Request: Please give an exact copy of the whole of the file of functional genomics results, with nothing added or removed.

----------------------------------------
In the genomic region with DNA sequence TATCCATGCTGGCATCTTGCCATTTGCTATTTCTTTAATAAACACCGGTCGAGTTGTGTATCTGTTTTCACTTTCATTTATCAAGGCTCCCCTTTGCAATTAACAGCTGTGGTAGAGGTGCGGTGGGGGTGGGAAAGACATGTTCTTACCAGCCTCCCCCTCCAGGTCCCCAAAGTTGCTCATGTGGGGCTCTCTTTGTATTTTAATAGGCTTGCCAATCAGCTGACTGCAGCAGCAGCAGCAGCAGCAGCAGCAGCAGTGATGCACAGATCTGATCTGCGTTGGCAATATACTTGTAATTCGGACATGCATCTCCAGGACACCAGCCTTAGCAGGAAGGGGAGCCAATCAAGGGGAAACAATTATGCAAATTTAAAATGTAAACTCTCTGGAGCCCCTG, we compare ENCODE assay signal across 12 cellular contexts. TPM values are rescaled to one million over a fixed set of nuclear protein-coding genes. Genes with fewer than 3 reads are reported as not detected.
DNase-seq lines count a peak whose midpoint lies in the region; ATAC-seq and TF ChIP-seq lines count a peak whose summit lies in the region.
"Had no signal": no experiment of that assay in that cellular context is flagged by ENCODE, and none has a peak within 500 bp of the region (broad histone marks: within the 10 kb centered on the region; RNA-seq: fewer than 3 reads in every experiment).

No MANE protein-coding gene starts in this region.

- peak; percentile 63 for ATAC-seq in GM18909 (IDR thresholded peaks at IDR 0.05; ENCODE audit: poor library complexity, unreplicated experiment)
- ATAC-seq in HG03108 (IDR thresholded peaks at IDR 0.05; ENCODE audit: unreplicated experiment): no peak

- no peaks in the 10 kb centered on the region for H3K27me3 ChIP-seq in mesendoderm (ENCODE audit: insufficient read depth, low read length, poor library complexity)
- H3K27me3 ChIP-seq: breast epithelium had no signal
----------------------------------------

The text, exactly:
In the genomic region with DNA sequence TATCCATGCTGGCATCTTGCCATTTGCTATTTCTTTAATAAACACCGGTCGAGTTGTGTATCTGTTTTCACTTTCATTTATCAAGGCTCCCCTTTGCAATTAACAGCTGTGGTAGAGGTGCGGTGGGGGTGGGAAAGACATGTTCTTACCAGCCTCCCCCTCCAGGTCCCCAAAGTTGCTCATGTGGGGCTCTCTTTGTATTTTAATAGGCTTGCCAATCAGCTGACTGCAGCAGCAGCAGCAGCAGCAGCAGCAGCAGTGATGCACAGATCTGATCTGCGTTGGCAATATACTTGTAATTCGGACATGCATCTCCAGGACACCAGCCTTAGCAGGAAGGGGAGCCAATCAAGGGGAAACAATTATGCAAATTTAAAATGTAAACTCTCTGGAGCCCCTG, we compare ENCODE assay signal across 12 cellular contexts. TPM values are rescaled to one million over a fixed set of nuclear protein-coding genes. Genes with fewer than 3 reads are reported as not detected.
DNase-seq lines count a peak whose midpoint lies in the region; ATAC-seq and TF ChIP-seq lines count a peak whose summit lies in the region.
"Had no signal": no experiment of that assay in that cellular context is flagged by ENCODE, and none has a peak within 500 bp of the region (broad histone marks: within the 10 kb centered on the region; RNA-seq: fewer than 3 reads in every experiment).

No MANE protein-coding gene starts in this region.

- peak; percentile 63 for ATAC-seq in GM18909 (IDR thresholded peaks at IDR 0.05; ENCODE audit: poor library complexity, unreplicated experiment)
- ATAC-seq in HG03108 (IDR thresholded peaks at IDR 0.05; ENCODE audit: unreplicated experiment): no peak

- no peaks in the 10 kb centered on the region for H3K27me3 ChIP-seq in mesendoderm (ENCODE audit: insufficient read depth, low read length, poor library complexity)
- H3K27me3 ChIP-seq: breast epithelium had no signal